Electric circuits use electric power to perform some function, like energize a heating or lighting element, turn a motor, or create an electromagnetic filed. Electronic circuits differ from electric circuits in that they use devices that can themselves be controlled by other electric signals. Restated, electronic circuits are built from devices that use electricity to control electricity. Most electronic circuits use signals that are within 5 to 10 volts of ground; most circuits built within the past several years use signals that are within 3 to 5 volts from ground. Some electronic circuits represent information encoded as continuous voltage levels that can wander between the high and low voltage supply rails – these are called analog circuits. As an example, a sound pressure level transducer (i.e. a microphone) might drive a signal between 0V and 3.3V in direct proportion to the detected sound pressure level. In this case, the voltage signal output from the microphone is said to be an analog ifthe sound pressure wave itself. Other circuits use only two distinct voltage levels to represent information. Most often, these two voltage levels use the same voltages supplied by the power rails. In these circuits, called digital circuits, all information must be represented as binary numbers, with a signal at 0V (or ground) representing one kind of information, and a signal at 3.3V (or whatever the upper voltage supply rail provides) representing the other kind of information. In this series of modules, we will confine our discussions to digital circuits.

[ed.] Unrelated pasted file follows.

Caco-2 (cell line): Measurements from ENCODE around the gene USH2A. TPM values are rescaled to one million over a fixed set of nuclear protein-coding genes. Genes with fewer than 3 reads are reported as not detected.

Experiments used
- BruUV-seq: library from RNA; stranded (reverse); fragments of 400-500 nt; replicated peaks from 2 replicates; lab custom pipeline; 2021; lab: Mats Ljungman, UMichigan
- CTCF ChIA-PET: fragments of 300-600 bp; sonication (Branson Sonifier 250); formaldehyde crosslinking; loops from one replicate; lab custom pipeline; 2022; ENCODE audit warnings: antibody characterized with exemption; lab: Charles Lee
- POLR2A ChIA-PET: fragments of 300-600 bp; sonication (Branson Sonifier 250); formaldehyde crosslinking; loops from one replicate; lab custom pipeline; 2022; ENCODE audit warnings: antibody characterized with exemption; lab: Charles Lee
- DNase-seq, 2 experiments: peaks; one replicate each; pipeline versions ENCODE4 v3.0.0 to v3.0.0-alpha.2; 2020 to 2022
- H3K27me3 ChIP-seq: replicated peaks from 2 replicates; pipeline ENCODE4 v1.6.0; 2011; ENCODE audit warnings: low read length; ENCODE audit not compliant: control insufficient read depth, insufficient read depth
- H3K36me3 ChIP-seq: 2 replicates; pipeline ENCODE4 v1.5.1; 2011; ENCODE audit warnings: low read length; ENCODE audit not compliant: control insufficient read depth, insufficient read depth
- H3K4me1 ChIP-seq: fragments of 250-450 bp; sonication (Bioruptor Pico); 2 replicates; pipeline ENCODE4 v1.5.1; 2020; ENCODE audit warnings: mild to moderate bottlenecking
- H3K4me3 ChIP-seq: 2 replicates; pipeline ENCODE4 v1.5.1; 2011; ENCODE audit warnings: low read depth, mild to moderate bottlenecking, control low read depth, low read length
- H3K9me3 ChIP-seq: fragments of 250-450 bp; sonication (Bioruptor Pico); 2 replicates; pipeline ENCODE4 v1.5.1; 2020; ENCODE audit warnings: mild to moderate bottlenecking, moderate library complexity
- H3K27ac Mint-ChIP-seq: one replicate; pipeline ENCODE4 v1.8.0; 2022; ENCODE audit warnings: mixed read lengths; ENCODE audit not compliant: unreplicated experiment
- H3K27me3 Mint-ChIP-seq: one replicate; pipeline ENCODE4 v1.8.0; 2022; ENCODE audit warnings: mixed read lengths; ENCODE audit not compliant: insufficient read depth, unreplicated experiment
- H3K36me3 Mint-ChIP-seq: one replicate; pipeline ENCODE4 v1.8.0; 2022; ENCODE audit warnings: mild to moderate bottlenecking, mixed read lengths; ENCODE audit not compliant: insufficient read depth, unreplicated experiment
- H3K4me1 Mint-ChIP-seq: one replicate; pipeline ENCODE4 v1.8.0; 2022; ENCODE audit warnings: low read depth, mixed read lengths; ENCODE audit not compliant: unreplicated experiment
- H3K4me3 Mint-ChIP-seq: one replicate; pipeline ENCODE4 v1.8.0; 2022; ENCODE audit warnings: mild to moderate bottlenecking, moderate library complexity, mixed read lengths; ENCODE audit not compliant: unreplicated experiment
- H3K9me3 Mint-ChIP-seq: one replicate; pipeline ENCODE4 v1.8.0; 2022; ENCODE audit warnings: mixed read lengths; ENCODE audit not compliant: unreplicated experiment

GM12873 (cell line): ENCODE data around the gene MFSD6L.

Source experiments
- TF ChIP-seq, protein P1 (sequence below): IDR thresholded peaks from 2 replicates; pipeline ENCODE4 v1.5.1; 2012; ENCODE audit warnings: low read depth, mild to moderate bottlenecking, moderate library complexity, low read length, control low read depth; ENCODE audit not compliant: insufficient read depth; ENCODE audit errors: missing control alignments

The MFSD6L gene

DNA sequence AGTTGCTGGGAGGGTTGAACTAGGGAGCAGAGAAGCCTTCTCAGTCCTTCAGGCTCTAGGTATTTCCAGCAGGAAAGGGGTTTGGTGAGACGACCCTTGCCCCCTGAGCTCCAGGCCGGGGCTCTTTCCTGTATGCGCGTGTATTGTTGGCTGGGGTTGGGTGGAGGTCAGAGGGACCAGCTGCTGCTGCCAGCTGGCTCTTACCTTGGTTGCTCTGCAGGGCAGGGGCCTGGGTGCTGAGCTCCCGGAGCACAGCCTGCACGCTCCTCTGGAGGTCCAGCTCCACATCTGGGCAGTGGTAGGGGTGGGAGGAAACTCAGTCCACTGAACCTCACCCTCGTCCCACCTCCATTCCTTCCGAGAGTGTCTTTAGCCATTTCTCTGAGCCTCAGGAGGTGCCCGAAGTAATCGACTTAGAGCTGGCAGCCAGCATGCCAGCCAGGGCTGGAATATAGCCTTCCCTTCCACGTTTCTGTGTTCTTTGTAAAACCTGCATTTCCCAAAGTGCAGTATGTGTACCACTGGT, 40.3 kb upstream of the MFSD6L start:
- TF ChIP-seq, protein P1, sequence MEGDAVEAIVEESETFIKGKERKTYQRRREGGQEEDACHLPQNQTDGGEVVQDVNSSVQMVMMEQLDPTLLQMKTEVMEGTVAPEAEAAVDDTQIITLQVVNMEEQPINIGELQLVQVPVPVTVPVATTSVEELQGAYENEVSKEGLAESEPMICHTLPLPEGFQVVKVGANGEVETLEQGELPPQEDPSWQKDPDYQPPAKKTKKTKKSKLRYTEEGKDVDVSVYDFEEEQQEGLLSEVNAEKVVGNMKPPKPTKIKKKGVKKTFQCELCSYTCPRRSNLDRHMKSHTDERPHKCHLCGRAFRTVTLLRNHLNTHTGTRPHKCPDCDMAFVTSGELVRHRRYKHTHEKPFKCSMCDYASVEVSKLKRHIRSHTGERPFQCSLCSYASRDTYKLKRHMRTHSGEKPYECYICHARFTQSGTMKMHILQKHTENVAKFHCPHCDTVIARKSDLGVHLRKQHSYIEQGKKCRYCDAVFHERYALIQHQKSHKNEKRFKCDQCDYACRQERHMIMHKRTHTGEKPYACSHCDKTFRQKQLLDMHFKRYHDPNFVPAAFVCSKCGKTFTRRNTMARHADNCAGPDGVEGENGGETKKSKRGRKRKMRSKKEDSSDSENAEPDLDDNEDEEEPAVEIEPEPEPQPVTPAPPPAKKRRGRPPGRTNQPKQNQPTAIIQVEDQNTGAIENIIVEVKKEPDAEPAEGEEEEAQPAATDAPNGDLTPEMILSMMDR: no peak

Voltage is measured in units of Joules per Coulomb, known as a Volt (V). It is important to remember that voltage is not an absolute quantity, rather, it is always considered as a relative value between two points. In an electronic circuit, the electromagnetic problem of voltages at arbitrary points in space is typically simplified to voltages between nodes of circuit components such as resistors, capacitors, and transistors
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